Hypotonia means decreased muscle tone. It can be due to a specific condition called benign congenital hypotonia, Hypotonia could also be a sign of another condition, such as muscular dystrophy or cerebral palsy. It is a progressive decrease of muscle tone and is seen in infants .
Signs of hypotonia
Depending on the cause, hypotonia can occur at any age. The signs of hypotonia developed in infants and children are:
Certain distinctive features are :
- A floppy or “rag doll” appearance in infants with hypotonia
- Some fine and gross motor developmental milestones that allow a baby to hold the head up when placed on the tummy, balance themselves, or move into a sitting position and stay upright without falling over, may be delayed in infants.
- Hip, jaw and neck dislocations can occur.
- If the child can’t suck or chew for long periods, they may have problems eating.
- The child may have speech issues or have shallow breathing
- Having little or no control over their neck muscles
- Instead of bending at the elbows, hips, and knees, their arms and legs hang straight down from their sides.
- In newborns and early toddlers, a weak wail or a soft voice
Hypotonia makes it more difficult for a kid to complete motor developmental milestones, including sitting up, crawling, walking, talking, and feeding.
The signs of hypotonia at a later age are:
- Falling frequently
- Decrease in muscle tone
- Poor reflex
- Difficulties in speech
- Less strength
- Hyper flexibility
- Wrong posture
Causes of Hypotonia
Hypertonia can be caused due to various reasons, including problems in the nervous system, or muscular system.. Sometimes, the cause can never be identified. Benign congenital hypotonia is a condition where a child is born with hypotonia but is not related to any underlying condition.
A child’s muscle tone can be gained by physical, occupational and speech therapy. This helps the child to stay on the path of development. Some children can also have developmental delays.
Hypotonia can be caused by other conditions that can affect the brain, central nervous system and muscles. They are :
- Brain damage due to lack of oxygen at birth
- Muscular dystrophy
- Cerebral palsy
The genetic conditions that cause hypotonia are:
- Trisomy 13
- Prader-Willi syndrome
- Down syndrome
- Tay-Sachs disease
- Triple X Syndrome
Though children with Down syndrome and Prader Willi syndrome get back to normalcy after the therapy, children with Tay Sachs disease and trisomy 13 live only for a few months or years. Botulism infections or contact with poisons or toxins can cause hypotonia in rare cases.
Diagnosis of hypotonia
If a child is diagnosed with hypotonia, the specialist will inquire about the family history, pregnancy and delivery, and any issues that have arisen following birth.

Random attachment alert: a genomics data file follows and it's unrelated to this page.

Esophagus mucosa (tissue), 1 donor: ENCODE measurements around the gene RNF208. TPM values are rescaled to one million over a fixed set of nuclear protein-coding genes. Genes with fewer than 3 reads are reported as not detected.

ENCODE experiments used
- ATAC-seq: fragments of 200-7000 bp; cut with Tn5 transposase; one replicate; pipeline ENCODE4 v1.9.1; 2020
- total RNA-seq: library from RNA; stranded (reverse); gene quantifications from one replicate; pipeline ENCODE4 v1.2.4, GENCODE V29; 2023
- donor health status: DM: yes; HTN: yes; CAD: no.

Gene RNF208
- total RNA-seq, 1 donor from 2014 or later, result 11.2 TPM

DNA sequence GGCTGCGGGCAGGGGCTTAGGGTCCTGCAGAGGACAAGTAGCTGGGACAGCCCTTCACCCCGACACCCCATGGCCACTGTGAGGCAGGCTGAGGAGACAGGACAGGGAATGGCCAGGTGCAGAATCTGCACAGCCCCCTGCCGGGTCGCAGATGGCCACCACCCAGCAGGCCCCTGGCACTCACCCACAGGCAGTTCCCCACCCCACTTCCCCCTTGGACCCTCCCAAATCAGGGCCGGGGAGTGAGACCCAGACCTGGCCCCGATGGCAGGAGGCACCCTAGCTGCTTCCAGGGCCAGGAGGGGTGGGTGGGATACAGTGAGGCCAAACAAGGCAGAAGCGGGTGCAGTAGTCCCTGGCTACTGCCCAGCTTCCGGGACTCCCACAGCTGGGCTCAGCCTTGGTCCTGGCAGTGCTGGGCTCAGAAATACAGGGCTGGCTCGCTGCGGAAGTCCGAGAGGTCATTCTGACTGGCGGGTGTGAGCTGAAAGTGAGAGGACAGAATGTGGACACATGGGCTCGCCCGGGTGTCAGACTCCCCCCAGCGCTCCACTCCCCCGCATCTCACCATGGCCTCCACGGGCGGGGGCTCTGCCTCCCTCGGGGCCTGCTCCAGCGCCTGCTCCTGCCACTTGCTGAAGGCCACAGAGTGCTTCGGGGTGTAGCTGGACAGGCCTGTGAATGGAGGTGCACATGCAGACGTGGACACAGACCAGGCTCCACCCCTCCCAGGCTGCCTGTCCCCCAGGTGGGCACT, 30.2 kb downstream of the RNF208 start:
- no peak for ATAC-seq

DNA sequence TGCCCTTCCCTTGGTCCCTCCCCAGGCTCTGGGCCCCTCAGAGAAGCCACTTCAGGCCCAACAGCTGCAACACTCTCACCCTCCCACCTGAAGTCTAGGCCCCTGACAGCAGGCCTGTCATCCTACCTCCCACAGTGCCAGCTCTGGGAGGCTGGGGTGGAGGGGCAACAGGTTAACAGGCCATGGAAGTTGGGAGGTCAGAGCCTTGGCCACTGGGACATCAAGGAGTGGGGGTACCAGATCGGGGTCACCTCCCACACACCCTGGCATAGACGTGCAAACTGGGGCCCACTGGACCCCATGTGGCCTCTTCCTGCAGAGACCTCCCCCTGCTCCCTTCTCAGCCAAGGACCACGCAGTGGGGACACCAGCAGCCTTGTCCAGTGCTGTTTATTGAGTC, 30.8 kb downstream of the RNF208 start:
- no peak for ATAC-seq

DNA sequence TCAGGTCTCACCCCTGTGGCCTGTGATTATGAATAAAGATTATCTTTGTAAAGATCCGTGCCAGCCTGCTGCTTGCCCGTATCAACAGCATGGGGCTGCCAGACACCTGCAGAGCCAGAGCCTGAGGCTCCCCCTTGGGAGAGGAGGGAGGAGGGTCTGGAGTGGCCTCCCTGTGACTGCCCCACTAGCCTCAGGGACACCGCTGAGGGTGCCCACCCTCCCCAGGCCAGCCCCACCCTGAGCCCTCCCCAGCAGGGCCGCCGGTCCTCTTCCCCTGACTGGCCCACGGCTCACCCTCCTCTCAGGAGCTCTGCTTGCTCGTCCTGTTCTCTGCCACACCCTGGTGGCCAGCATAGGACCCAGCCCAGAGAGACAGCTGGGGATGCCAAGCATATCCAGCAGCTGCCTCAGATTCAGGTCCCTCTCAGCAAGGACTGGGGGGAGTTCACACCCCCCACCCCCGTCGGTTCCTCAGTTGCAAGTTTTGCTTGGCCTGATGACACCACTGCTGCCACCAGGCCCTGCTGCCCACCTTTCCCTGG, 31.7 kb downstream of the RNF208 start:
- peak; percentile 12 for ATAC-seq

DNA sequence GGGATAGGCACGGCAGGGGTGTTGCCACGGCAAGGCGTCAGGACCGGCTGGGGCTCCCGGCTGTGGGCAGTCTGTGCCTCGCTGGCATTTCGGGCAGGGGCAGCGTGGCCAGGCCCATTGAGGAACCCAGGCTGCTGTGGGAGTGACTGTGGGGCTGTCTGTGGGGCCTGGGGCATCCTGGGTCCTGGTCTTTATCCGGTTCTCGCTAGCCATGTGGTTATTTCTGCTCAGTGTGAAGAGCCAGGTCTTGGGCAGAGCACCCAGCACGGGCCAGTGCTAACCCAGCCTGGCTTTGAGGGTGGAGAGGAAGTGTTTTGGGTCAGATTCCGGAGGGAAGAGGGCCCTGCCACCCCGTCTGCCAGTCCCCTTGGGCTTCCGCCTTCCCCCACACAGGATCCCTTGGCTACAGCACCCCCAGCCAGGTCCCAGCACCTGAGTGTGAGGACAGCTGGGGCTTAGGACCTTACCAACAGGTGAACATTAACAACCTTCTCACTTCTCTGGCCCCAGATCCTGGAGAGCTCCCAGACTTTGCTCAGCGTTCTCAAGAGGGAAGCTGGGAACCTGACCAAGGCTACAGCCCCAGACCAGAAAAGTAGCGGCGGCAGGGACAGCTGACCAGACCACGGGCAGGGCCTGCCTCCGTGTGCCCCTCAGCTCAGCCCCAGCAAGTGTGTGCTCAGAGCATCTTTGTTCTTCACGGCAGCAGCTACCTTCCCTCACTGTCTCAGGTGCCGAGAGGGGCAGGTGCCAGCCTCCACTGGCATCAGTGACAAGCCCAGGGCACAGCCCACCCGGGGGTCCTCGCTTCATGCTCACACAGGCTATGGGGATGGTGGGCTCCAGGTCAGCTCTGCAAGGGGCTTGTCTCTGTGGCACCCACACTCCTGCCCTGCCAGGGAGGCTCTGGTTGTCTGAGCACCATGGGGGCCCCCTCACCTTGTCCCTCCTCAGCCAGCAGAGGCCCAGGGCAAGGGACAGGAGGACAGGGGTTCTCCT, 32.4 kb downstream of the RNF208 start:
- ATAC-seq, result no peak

The doctor will want to know about the family’s medical and genetic history, as well as do a physical examination. They can look at their:
- Abilities to move
- Sensory abilities
- Mental health
The doctor may also request a variety of tests, including:
- A CT or MRI scan of the brain
- Blood tests
- Electromyography (EMG) – a test that determines how well nerves and muscles perform.
- Electroencephalogram (EEG) – to monitor electrical activity in the brain
- Spinal tap – a procedure that allows a doctor to test a sample of the fluid around the spinal cord for examination.
- Muscle biopsy is when a sample of the child’s muscle tissue is taken to be examined under a microscope.
- Genetic tests
Treatment for hypotonia
Treatment differs based on the severity of your child’s condition. A treatment plan will be shaped by your child’s overall health and capacity to participate in therapy. Some children may need to see physical therapists regularly. Depending on their skills, kids may work toward specific goals such as sitting upright, walking, or participating in sports.
Youngsters may require assistance with coordination and other fine motor skills in some circumstances. Wheelchairs may be required for children with severe medical issues. Joint dislocations are common since this condition renders joints exceedingly loose. Braces and casts can aid in the prevention and treatment of certain injuries.
The following are the types of treatment for hypotonia
- Sensory stimulation programs – These help with the recognition of sight, hearing, touch, smell, and taste by newborns and infants .
- Occupational therapy – This will assist the child in developing fine motor skills, which are (or will be) necessary for everyday chores.
- Physical therapy can help the child get more control of their movements, similar to occupational therapy. It can also help us gain strength and tone over time.
- Speech-language therapy – Helps with breathing, speaking, and swallowing difficulties.
Long -term prospects
The following factors influence the long-term outlook:
- the root cause
- muscles that have been affected
Hypotonia is a difficult condition to live with. It’s a disorder that might last a lifetime. Therefore youngsters will need to develop coping methods. They may also require counselling. Except in cases of motor neuron or cerebellar dysfunction, it is not life-threatening.